sublimeyoudaoicibaDictYouDict[sublime 词源字典]
sublime: [16] Sublime was borrowed from Latin sublīmis ‘lofty, exalted’. This was a compound adjective formed from the prefix sub- ‘under’ and probably līmen ‘lintel, threshold’ (a relative of līmes ‘boundary’, from which English gets limit). Sub- here probably has the force of ‘up to’, so that the word denotes etymologically ‘as high as the top of a door’. The same elements were used in the 1880s to coin subliminal, as a direct rendering of the German psychological term unter der schwelle des bewusstseins ‘below the threshold of consciousness’.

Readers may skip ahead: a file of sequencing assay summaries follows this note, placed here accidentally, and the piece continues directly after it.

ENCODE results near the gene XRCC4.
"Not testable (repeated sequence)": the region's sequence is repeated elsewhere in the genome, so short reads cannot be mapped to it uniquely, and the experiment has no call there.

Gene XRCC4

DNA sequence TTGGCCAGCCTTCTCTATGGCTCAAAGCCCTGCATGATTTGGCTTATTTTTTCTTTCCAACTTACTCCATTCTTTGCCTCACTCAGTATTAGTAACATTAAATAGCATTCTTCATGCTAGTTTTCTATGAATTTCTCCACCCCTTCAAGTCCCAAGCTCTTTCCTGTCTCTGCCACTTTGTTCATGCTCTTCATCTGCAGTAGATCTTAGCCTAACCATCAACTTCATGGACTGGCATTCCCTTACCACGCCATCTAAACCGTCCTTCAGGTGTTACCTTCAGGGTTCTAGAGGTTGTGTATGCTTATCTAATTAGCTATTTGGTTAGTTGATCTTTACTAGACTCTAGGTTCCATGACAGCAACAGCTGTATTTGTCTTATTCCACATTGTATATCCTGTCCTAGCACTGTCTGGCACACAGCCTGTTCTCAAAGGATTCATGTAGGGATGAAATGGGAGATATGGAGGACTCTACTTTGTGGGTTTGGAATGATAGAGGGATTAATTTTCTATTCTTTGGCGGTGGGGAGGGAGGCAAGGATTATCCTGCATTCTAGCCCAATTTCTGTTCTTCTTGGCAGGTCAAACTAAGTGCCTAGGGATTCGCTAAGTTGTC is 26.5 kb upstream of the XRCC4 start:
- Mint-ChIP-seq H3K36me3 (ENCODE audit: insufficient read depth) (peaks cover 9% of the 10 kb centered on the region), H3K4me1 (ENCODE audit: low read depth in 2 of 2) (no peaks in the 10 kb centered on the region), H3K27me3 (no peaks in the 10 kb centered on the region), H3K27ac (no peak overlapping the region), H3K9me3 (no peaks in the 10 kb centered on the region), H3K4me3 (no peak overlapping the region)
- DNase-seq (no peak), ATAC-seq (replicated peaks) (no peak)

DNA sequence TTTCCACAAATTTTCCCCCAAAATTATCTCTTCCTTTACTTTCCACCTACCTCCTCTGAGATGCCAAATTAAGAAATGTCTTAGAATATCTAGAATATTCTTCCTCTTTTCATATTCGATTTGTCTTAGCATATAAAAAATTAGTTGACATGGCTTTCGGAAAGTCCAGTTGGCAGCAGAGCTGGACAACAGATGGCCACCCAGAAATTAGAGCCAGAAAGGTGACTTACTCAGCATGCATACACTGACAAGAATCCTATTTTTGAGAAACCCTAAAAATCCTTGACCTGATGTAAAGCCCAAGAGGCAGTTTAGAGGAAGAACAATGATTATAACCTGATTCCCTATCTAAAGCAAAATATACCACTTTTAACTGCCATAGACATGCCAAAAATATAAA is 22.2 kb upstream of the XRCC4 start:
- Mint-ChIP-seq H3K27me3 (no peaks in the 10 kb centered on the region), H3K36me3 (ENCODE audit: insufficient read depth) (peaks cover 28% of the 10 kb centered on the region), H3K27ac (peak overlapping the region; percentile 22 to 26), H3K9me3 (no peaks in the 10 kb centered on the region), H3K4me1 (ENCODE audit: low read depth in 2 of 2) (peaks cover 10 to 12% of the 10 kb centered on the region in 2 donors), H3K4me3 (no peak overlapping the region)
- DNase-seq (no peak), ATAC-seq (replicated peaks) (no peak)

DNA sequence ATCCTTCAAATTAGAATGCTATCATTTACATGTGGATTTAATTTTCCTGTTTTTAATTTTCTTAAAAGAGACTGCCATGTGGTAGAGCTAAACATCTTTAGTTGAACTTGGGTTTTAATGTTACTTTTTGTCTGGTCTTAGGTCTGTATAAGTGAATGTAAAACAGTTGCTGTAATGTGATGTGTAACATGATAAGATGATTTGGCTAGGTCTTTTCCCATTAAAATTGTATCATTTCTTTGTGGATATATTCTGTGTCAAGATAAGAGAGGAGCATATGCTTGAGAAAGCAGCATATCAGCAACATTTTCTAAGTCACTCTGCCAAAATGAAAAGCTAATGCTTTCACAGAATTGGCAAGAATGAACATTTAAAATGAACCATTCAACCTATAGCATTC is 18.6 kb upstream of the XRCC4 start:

=> limit[sublime etymology, sublime origin, 英语词源]
sublime (adj.)youdaoicibaDictYouDict
1580s, "expressing lofty ideas in an elevated manner," from Middle French sublime (15c.), or directly from Latin sublimis "uplifted, high, borne aloft, lofty, exalted, eminent, distinguished," possibly originally "sloping up to the lintel," from sub "up to" + limen "lintel, threshold, sill" (see limit (n.)). The sublime (n.) "the sublime part of anything, that which is stately or imposing" is from 1670s. For Sublime Porte, former title of the Ottoman government, see Porte.